Yet they do essaywhat provoke appetite, increase thirst, ease the belly and bowels, provoke women courses, help the bitingof a mad dog, and of other venomous creatures, to be used with honeyand rue, increase sperm, especially the seed of them they also killworms in children if they drink the water fasting wherein they havebeen steeped all night being roasted under the embers, and eatenwith honey or sugar and oil, they much conduce to help an inveteratecough, and expectorate the cough phlegm the juice being snuffed upinto the nostrils, purges the head, and helps the lethargy, yet theoften eating them is said to procure pains in the head it hath beenheld by divers country people a great preservative against infection, to eat onions fasting with bread and how to cite quotes in an essay salt. As also to make a greatonion hollow, filling the place with good treacle, and after to roastit well under the embers, which, after taking away the outermost skinthereof, being beaten together, is a sovereign salve for either plagueor sore, or any other putrefied ulcer the juice of onions is good foreither scalding or burning by fire, water, or gunpowder, and used withvinegar, takes away all blemishes, spots and marks in the skin. Anddropped in the ears, eases the pains and noise of them applied alsowith figs beaten together, helps to ripen and break imposthumes, andother sores leeks are as like them in quality, as the pome-water is like an apple:they are a remedy against a surfeit of mushrooms, being baked underthe embers and taken, and being boiled and applied very warm, helpthe piles in other things they have the same property as the onions, although not so effectual orpine descript common orpine rises up with divers rough brittle stalks, thick set with fat and fleshy leaves, without any order, and littleor nothing dented about the edges, of a green colour. The flowers arewhite, or whitish, growing in tufts, after which come small chaffyhusks, with seeds like dust in them the roots are divers thick, round, white tuberous clogs. And the plant grows not so big in essay places asin others where it is found place it is frequent in almost every county of this land, and ischerished in gardens with us, where it grows greater than that which iswild, and grows in shadowy sides of fields and woods time it flowers about july, and the seed is ripe in august government and virtues the moon owns the herb, and he that knowsbut her exaltaration, knows what i say is true orpine is seldom usedin inward medicines with us, although tragus saith from experience ingerthesis, that the distilled water thereof is profitable for gnawingsor excoriations in the stomach or bowels, or for ulcers in the lungs, liver, or other inward writings, as also in the matrix, and helps allthose diseases, being drank for certain days together it stays thesharpness of humours in the bloody-flux, and other fluxes in the body, or in wounds the root thereof also performs the like effect it isused outwardly to cool any heat or inflammation upon any hurt or wound, and eases the pains of them. As, also, to heal scaldings or burnings, the juice thereof being beaten with essay green sallad oil, andanointed the leaf bruised, and laid to any green wound in the hand orlegs, doth heal them quickly. And being bound to the throat, much helpsthe quinsy. It helps also ruptures and burstenness if you please tomake the juice thereof into a syrup with honey or sugar, you may safelytake a spoonful or two at a time, let my author say what he will fora quinsy, and you shall find the medicine pleasant, and the cure speedy parsley this is so well known, that it needs no description government and virtues it is under the dominion of mercury. Is verycomfortable to the stomach. Helps to provoke urine and women courses, to break wind both in the stomach and bowels, and doth a little openthe body, but the root much more it opens obstructions both of liverand spleen, and is therefore accounted one of the five opening roots galen commended it against the falling sickness, and to provoke urinemightily. Especially if the roots be boiled, and eaten like parsnips the seed is effectual to provoke urine and women courses, to expelwind, to break the stone, and ease the pains and torments thereof;it is also effectual against the venom of any poisonous creature, and the danger that comes to them that have the lethargy, and is asgood against the cough the distilled water of parsley is a familiarmedicine with nurses to give their children when they are troubledwith wind in the stomach or belly which they call the frets. And isalso much available to them that are of great years the leaves ofparsley laid to the eyes that are inflamed with heat, or swollen, dothmuch help them, if it be used with bread or meal. And being friedwith butter, and applied to women breasts that are hard through thecurdling of their milk, it abates the hardness quickly. And also takesaway black and blue marks coming of bruises or falls the juice thereofdropped into the ears with a little wine, eases the pains tragus setsdown an excellent medicine to help the jaundice and falling sickness, the dropsy, and stone in the kidneys, in this manner. Take of the seedof parsley, fennel, annise and carraways, of each an ounce. Of theroots of parsley, burnet, saxifrage, and carraways, of each an ounceand an half. Let the seeds be bruised, and the roots washed and cutsmall.

And for centuries following, the medical how to cite quotes in an essay worldwas divided between the galenists and the chemists, until a completeascendency over both was obtained by the sect of the vitalists thisstate of things has been occasioned by the circumstance that medicalpractitioners have often been more given to the formation of theoriesupon the nature of disease and the mode of its treatment, than tothat careful observation and patient accumulation of facts, by which, in other sciences, the phenomena of nature have been unravelled iam far from undervaluing the great benefits conferred upon mankindby the study of medicine, and have no wish to minister to any vulgarprejudice against a useful and learned profession, but it is not to beoverlooked that, as an art, it has been characterized, in a greaterdegree, by fluctuations of opinion as to its principles and the modeof its practice, than, perhaps, any other pursuit that it has beendistinguished by the constant promulgation and explosion of theories, that it has alternated between the advancement of new doctrines andthe revival of old ones, and that its professors in every age havebeen noted for the tenacity with which they have clung to opinions, and the unanimity with which they have resisted the introduction ofvaluable discoveries they still continue to disagree in respect to thetreatment of diseases as old as the human race. And at the present day, when great advances have been made in all dewritingments of knowledge, aradical and fundamental difference divides the allopathist from thefollowers of hahnemann, to say nothing of those who believe in thesovereign instrumentality of water “in fact, nothing comparatively is known of the philosophy of disease its eradication or cure, where the result of human agency is, inthe great majority of instances, attributable rather to the carefulobservation, judgment and experience of the writingicular practitioner, than to the application of general or established methods available toall the popular axiom, that ‘doctors differ, ’ is as true now as itever was, and as long as it continues to be so, it is impossible forthe law to recognize any class of practitioners, or the followers ofany writingicular system or method of treatment, as exclusively entitledto be regarded as doctors in adverting to the conflicting viewsand differences of opinion, that exist and have ever existed in thepractice of the healing art, it is not to call in question the valueof learned, skilful and experienced physicians, but merely to showthe error of attempting, in the present state of medical science, to recognize, as matter of law, any one system of practice, or ofdeclaring that the practitioner who follows a writingicular system is adoctor, and that one who pursues a different method is not ” and seealso white v carroll, 42 n y , 161. Ordronaux’ “jurisprudence ofmedicine, ” 27 this decision was prior to the statute of 1874 and the provisions ofthe penal code before noted since those statutes, it is a misdemeanorto practise except as permitted by the provisions of those statutes in new york and elsewhere practitioner without license cannot sue andrecover for his fees since the passage of the new york act of 1844 laws of 1844, p 406, there has been no precise statutory provision in that state prohibitingin terms persons who practise physic or surgery without a license, from suing to obtain a recovery for services performed but this is oflittle consequence, for, as we have already stated, so practising hasbeen declared to be a misdemeanor by the penal code of new york it is a well-settled principle that when any act is declared by statuteto be criminal, a contract calling for the performance of such an actis illegal and void the early english authorities on this point arefully collated in wheeler v russell 17 metc , mass , 258, and thelater english and american paper may be found in “american and englishcyclopædia of law, ” title “contracts, ” vol iii , p 872 et seq. Seealso id , vol xviii , p 440 further consideration of the validityof contracts for medical and surgical services will be had hereafter a full synopsis of the statutes of the different states regulating thelicensing of physicians and surgeons in force at the time this volumegoes to press will be placed in another chapter in a suit between a person who has performed medical and surgicalservices, and one who employed him, it is said that the personperforming the services is presumed to have been licensed to doso 157 if the state sues for a penalty, a different rule is claimedto prevail 158how may a diploma or license be proved in a court of law?. It is evident from the foregoing considerations that in any proceedingsto punish for practising without license or legal authority, and inactions to recover payment for professional services in the states andcountries, where a license or diploma of a regularly chartered schoolor college is required by statute to entitle the person to practise, itmay become important to establish first, the legal authority to grantthe license or diploma. And second, the genuineness of the license ordiploma produced it frequently happens that the diploma or license hasbeen obtained in another state or country under the new york statutes, especially the laws of 1880 and 1890, it was made necessary to file adiploma when it had been issued by a chartered school of another stateit must be certified to by essay lawfully incorporated medical collegein this state, before being received for filing, or regarded by the lawas conferring upon its possessor the right to practise in that state as to the chief element of authenticity, namely, the legalincorporation or authority of the body or institution granting thediploma, it is clear that the act of incorporation itself would bethe best evidence of the incorporation of the college or school, anda special act granting the power to license to a board of censors orother official body or board would have to be produced to show theright vested in that board or body to grant a license in georgia ithas been held hunter v blount, 27 ga , 76, that to prove a diplomagiven to a physician in another state, the existence of the college, and the fact of its being a chartered institution, must be shown byproducing its act of incorporation in thornton case 8 term rep , 303. Same case, 3 esp , 4, it washeld that the mere production in court of a diploma under the sealof one of the universities, is not of itself evidence to show thatthe person named in the diploma received the degree which the diplomaspecified in another and later case, however, simpson v dunmore 9 m & w , 45. Same case, 5 jurist, 1012, it was held that it wasunnecessary for the person producing a license from the apothecaries’company an incorporated body to practise as an apothecary, the sealon which license was proved to be genuine, to give any additionalevidence of his identity with the person named in the license thereason for this doctrine is probably to be found in the well-known ruleof evidence, that identity of both christian name and family name, issufficient to raise a presumption of fact that the person bearing thename is the identical person so named in any written instrument in walmsley v abbott 1 k & p , 309. Same case, 5 d & r , 62, proof of the signature of one of the examiners who signed a certificateof examination was held sufficient to warrant the acceptance of thecertificate in evidence in the first instance in another case theproof was that a person previously a stranger to the place went to atown which was the seat of a university, and was told that a certainbuilding was the college, and that a certain person whom he saw therewas the librarian, and that this librarian showed him what purportedto be the seal of the university, and also a book which the librarianstated was the book of acts or records of the university, and the sealso shown him was compared with the seal of a certain diploma, thegenuineness of which was in question, and a copy was made from the saidbook of acts, of an entry stating that the degree of m d had beenconferred by the university upon a person bearing the same name as thatin the diploma, and this proof was held a sufficient authentication ofthe diploma, and of the act or authority of the university conferringthe degree collins case, 1 addison & ellis, 695. Same case, 3 n & m , 703 159the rule in criminal prosecutions - we have seen above, that in acriminal prosecution the burden is on the defendant to produce andprove his license, but to warrant a conviction for practising withouta license it must be shown that the accused actually practised itis not enough to show that he is called by persons whom he attendspersonally, that is, for whom he prescribes, or to whom he givesmedicine or whom he treats there must be proof shown that he has donethis on his own account or for his own profit but proof of a singleact connected with other circumstances, such as tend to show that heheld himself out as a physician, is enough burham v state, 116ind , 112.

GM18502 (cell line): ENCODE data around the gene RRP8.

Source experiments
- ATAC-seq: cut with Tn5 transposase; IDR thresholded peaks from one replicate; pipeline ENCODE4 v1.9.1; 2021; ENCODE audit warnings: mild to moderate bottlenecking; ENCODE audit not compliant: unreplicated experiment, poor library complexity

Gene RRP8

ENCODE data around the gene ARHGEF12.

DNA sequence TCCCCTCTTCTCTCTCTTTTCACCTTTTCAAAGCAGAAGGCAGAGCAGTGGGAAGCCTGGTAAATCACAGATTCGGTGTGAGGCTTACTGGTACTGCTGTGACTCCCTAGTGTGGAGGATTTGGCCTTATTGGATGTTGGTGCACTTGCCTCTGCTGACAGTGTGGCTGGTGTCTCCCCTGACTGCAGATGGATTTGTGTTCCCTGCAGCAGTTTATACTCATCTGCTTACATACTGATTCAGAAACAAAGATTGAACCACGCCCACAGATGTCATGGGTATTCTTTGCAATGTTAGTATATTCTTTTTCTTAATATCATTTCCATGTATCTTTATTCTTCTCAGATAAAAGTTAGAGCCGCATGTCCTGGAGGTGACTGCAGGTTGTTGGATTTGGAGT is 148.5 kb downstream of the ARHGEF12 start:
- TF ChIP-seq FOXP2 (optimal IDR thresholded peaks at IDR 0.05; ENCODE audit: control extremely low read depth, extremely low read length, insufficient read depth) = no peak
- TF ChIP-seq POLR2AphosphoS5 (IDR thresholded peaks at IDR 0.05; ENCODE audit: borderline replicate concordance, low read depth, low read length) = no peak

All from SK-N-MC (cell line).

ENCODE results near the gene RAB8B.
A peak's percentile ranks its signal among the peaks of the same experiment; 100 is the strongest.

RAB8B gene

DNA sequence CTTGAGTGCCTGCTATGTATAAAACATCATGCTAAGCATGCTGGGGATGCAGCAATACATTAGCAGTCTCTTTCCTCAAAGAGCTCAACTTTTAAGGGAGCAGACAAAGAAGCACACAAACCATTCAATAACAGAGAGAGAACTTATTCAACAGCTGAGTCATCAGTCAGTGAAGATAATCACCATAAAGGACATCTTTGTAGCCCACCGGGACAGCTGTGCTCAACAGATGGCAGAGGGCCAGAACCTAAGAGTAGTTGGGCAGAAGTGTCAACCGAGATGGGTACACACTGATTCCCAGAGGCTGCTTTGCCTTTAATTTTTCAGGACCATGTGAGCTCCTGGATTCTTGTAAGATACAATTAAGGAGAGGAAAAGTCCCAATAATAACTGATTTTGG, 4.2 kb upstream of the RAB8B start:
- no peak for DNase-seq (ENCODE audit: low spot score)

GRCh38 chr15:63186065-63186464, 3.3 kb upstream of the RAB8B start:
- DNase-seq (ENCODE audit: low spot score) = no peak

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Green wounds ’twill cure in a trice. Ulcers and gangreensvery speedily, not only in men, but also in beasts, therefore theindians dedicated it to their god taken in a pipe, it hath almost asthesis virtues. It easeth weariness, takes away the sense of hunger andthirst, provokes to stool. He saith, the indians will travel four dayswithout either meat or drink, by only chewing a little of this in theirmouths. It eases the body of superfluous humours, opens stoppings seethe ointment of tobacco nummularia money-wort, or herb two-pence. Cold, dry, binding, helpsfluxes, stops the menses, helps ulcers in the lungs.